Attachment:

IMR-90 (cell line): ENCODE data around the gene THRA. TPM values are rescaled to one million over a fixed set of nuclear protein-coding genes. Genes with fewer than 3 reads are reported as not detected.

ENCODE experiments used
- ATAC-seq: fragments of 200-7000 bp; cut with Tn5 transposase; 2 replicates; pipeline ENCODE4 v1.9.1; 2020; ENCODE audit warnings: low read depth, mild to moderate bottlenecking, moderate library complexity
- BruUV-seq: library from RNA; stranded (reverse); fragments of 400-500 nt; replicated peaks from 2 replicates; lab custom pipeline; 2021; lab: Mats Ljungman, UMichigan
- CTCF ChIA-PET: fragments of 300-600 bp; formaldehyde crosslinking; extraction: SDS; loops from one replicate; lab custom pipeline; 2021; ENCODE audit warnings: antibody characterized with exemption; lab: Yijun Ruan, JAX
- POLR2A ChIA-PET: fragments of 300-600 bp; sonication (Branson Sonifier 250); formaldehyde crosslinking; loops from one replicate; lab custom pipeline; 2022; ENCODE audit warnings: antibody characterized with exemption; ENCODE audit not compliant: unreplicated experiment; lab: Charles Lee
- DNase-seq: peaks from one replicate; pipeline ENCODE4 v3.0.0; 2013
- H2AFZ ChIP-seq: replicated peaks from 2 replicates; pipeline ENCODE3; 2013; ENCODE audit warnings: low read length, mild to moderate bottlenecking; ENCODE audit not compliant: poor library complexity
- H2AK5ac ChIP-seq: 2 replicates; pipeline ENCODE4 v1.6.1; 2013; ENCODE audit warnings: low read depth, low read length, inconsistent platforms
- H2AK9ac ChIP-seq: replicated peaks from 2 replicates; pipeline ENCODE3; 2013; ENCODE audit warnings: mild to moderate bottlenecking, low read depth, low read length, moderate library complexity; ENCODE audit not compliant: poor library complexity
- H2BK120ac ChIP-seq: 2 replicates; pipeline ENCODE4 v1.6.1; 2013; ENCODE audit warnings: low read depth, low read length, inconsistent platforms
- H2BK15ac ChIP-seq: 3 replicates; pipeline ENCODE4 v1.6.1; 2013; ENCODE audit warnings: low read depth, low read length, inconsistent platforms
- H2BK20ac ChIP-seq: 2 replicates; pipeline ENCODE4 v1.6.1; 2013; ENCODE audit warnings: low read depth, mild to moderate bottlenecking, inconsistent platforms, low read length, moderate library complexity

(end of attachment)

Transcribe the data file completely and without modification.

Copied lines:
IMR-90 (cell line): ENCODE data around the gene THRA. TPM values are rescaled to one million over a fixed set of nuclear protein-coding genes. Genes with fewer than 3 reads are reported as not detected.

ENCODE experiments used
- ATAC-seq: fragments of 200-7000 bp; cut with Tn5 transposase; 2 replicates; pipeline ENCODE4 v1.9.1; 2020; ENCODE audit warnings: low read depth, mild to moderate bottlenecking, moderate library complexity
- BruUV-seq: library from RNA; stranded (reverse); fragments of 400-500 nt; replicated peaks from 2 replicates; lab custom pipeline; 2021; lab: Mats Ljungman, UMichigan
- CTCF ChIA-PET: fragments of 300-600 bp; formaldehyde crosslinking; extraction: SDS; loops from one replicate; lab custom pipeline; 2021; ENCODE audit warnings: antibody characterized with exemption; lab: Yijun Ruan, JAX
- POLR2A ChIA-PET: fragments of 300-600 bp; sonication (Branson Sonifier 250); formaldehyde crosslinking; loops from one replicate; lab custom pipeline; 2022; ENCODE audit warnings: antibody characterized with exemption; ENCODE audit not compliant: unreplicated experiment; lab: Charles Lee
- DNase-seq: peaks from one replicate; pipeline ENCODE4 v3.0.0; 2013
- H2AFZ ChIP-seq: replicated peaks from 2 replicates; pipeline ENCODE3; 2013; ENCODE audit warnings: low read length, mild to moderate bottlenecking; ENCODE audit not compliant: poor library complexity
- H2AK5ac ChIP-seq: 2 replicates; pipeline ENCODE4 v1.6.1; 2013; ENCODE audit warnings: low read depth, low read length, inconsistent platforms
- H2AK9ac ChIP-seq: replicated peaks from 2 replicates; pipeline ENCODE3; 2013; ENCODE audit warnings: mild to moderate bottlenecking, low read depth, low read length, moderate library complexity; ENCODE audit not compliant: poor library complexity
- H2BK120ac ChIP-seq: 2 replicates; pipeline ENCODE4 v1.6.1; 2013; ENCODE audit warnings: low read depth, low read length, inconsistent platforms
- H2BK15ac ChIP-seq: 3 replicates; pipeline ENCODE4 v1.6.1; 2013; ENCODE audit warnings: low read depth, low read length, inconsistent platforms
- H2BK20ac ChIP-seq: 2 replicates; pipeline ENCODE4 v1.6.1; 2013; ENCODE audit warnings: low read depth, mild to moderate bottlenecking, inconsistent platforms, low read length, moderate library complexity